Blog Post

Spotlighting India’s Religious Diversity through Heritage

From a Sephardic synagogue where spice merchants once worshiped to caves richly painted with Tibetan Buddhist murals, the religious sites World Monuments Fund (WMF) has helped conserve in India testify to the country’s long history of religious pluralism. Celebrating the incredible diversity of Indian heritage has been central to our work there for over 25 years. In this post, we’re highlighting the breadth of sacred places WMF has worked at in India—and how heritage has the potential to create a more inclusive society.

Dwarka Dheesh Mandir Temple, India

Dwarka Dheesh Mandir Temple

Stabilizing a community touchstone in the wake of disaster

After an earthquake devastated much of Gujarat in 2001, WMF invested in the restoration of the historic Hindu temple of Dwarka Dheesh Mandir. Closer inspection of the temple walls revealed that the moveable wooden banding at the base of the structure was designed to withstand earthquakes. As a result, the temple was among the few historic structures that did not collapse in the disaster. WMF’s intervention led not only to the stabilization of the site but also to a comprehensive study of the local knowledge that has preserved India’s heritage over the centuries.

Paradesi Synagogue tower, India

Paradesi Synagogue Clock Tower

Reviving a symbol of Jewish migration and multiculturalism

The Paradesi Synagogue Clock Tower stands as a reminder of a small Jewish community that was pushed out of Europe in the fourteenth century and came to India, where they lived under the protection of the King of Cochin. Over time, they became fully integrated while still safeguarding their own traditions. The interior of this unique synagogue is an amalgam of the global influences that define Cochin, with Chinese tiles and clocks that provided the time in English, Aramaic, and Malayalam. WMF’s restoration enabled the clock to function after many years of disrepair, bringing this important community landmark back to life.

Conservator working inside the thirteenth-century chorten at Sumda Chun in Ladakh, India.


Protecting the region’s earthen monasteries from the elements.

Once at the heart of the silk trade, Ladakh has a unique architecture and culture that is completely in harmony with the environment of the Tibetan Plateau. But in recent decades, extreme temperatures and unprecedented rainfall have caused extensive damage to the area’s historic earthen structures. In addition, the diminishing wealth of local monasteries has resulted in decreased maintenance, placing structures further at risk. To date, WMF has worked at the Ladakhi sites of Basgo Gompa, Sumda Chun, and Saspol, partnering with local communities and monks to work towards the restoration of invaluable paintings, sculptures, and temple architecture.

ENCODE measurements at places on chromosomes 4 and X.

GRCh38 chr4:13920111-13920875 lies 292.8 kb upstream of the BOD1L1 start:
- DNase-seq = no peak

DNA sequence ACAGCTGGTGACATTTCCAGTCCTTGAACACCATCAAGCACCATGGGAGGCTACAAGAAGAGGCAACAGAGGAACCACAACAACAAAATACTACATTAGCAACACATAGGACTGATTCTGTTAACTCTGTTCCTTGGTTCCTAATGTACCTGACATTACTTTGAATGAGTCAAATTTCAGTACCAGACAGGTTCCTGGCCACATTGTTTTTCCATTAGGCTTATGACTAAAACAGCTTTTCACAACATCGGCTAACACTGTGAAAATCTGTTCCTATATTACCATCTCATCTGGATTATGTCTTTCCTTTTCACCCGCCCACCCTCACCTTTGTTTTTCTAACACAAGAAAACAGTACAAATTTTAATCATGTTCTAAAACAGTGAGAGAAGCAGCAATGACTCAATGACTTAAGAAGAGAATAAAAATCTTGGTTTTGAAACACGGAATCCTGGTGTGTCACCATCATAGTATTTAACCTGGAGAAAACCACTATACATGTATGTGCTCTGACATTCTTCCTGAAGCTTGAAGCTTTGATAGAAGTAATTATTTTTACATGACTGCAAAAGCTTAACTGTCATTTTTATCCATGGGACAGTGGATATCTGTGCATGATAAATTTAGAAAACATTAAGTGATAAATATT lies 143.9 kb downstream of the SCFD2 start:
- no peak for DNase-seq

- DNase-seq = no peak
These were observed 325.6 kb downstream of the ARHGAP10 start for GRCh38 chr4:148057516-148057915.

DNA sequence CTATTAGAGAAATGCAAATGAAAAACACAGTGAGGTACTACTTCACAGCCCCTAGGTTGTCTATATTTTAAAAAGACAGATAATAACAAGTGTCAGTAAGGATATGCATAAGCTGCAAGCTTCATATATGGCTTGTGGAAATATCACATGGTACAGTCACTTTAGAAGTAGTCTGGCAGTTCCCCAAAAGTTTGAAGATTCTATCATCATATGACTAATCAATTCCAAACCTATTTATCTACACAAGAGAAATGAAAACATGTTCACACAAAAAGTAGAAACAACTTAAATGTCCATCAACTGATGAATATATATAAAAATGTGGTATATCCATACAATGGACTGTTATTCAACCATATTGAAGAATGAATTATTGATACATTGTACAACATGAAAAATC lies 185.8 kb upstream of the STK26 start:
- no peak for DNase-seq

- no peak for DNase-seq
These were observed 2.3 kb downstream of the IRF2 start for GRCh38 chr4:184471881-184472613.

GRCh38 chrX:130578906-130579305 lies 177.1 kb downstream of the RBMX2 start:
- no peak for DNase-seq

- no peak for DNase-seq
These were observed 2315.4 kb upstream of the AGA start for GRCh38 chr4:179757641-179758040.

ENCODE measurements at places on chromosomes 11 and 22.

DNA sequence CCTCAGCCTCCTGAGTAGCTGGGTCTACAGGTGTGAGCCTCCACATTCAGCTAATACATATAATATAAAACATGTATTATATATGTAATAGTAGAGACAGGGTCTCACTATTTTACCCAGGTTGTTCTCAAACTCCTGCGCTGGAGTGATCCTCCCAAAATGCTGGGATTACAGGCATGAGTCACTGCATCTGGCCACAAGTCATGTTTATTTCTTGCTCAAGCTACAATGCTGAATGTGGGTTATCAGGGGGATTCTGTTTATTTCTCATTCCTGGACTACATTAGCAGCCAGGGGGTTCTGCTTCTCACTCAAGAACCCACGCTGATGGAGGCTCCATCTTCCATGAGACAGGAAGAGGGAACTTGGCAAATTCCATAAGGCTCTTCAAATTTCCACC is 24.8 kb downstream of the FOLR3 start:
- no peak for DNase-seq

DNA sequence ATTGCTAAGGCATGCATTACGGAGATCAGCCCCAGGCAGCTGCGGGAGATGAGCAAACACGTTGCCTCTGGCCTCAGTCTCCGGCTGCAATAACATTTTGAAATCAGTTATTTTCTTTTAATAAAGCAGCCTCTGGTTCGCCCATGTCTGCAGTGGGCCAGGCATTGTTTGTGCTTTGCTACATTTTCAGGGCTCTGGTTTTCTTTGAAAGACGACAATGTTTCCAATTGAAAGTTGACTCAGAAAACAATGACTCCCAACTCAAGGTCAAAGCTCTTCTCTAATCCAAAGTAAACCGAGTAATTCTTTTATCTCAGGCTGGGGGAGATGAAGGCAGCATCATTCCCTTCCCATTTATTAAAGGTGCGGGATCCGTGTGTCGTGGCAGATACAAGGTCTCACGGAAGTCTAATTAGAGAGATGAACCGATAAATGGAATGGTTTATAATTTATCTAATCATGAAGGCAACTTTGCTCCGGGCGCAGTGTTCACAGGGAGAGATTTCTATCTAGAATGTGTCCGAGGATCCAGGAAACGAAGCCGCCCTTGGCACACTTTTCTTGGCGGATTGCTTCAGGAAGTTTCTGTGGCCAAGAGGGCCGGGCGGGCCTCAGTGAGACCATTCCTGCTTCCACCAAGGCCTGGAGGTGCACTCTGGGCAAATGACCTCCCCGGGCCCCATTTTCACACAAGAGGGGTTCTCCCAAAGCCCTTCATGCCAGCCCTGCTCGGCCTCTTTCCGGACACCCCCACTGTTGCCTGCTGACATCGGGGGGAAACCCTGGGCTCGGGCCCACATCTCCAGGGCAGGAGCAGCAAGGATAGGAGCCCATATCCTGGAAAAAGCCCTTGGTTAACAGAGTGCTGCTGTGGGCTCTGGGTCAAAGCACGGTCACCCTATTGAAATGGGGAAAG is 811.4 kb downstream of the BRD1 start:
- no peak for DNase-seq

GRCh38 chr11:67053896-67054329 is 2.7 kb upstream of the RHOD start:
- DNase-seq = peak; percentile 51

Afghan Church, Mumbai

Afghan War Memorial Church

Restoring a Gothic Revival icon and strengthening a community hub

The Afghan War Memorial Church is an outstanding example of Gothic Revival architecture in India. Erected to commemorate the first and second Anglo-Afghan Wars, the building—now 160 years old—is a rare example of a war memorial church, and the original flags and pennants carried during battle are still on display. While still offering Sunday services, the Afghan Church also has become a cultural hub in Mumbai, with concerts, art shows, and charitable dispensaries held on its extensive grounds. But the Afghan Church faces a range of threats, from increased rainfall due to climate change to a shrinking congregation. This project partnership aims to restore the building in its entirety, from stained-glass windows to interior finishes to the very structure itself restoring it also as a treasured multi-cultural space in the city.

Richly decorated interiors of the Nam Soon Temple, 2019.
Richly decorated interiors of the Nam Soon Temple, 2019.

Tiretta Bazaar

Advocating for the recognition and protection of a historic district.

In the heart of Kolkata lies Tiretta Bazaar, India’s oldest Chinatown. The neighborhood began to take on its current form in the mid-eighteenth century, as Chinese sailors started to settle in the area, bringing their own rituals, traditions, and architectural styles. While the neighborhood has retained its cultural and ethnic identity within the city, its community is marginalized, and its heritage is at risk. Adjacent development encroaches upon the historic neighborhood and threatens its very existence, while a dwindling and aging community is left to uphold local tradition. While individual buildings such as traditional Chinese temples are protected, recognition as a historic district will safeguard the entire neighborhood and draw attention to the need to preserve the diversity of India’s heritage.

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World Monuments Fund safeguards cultural heritage around the globe, ensuring our treasured places are preserved for present and future generations.  

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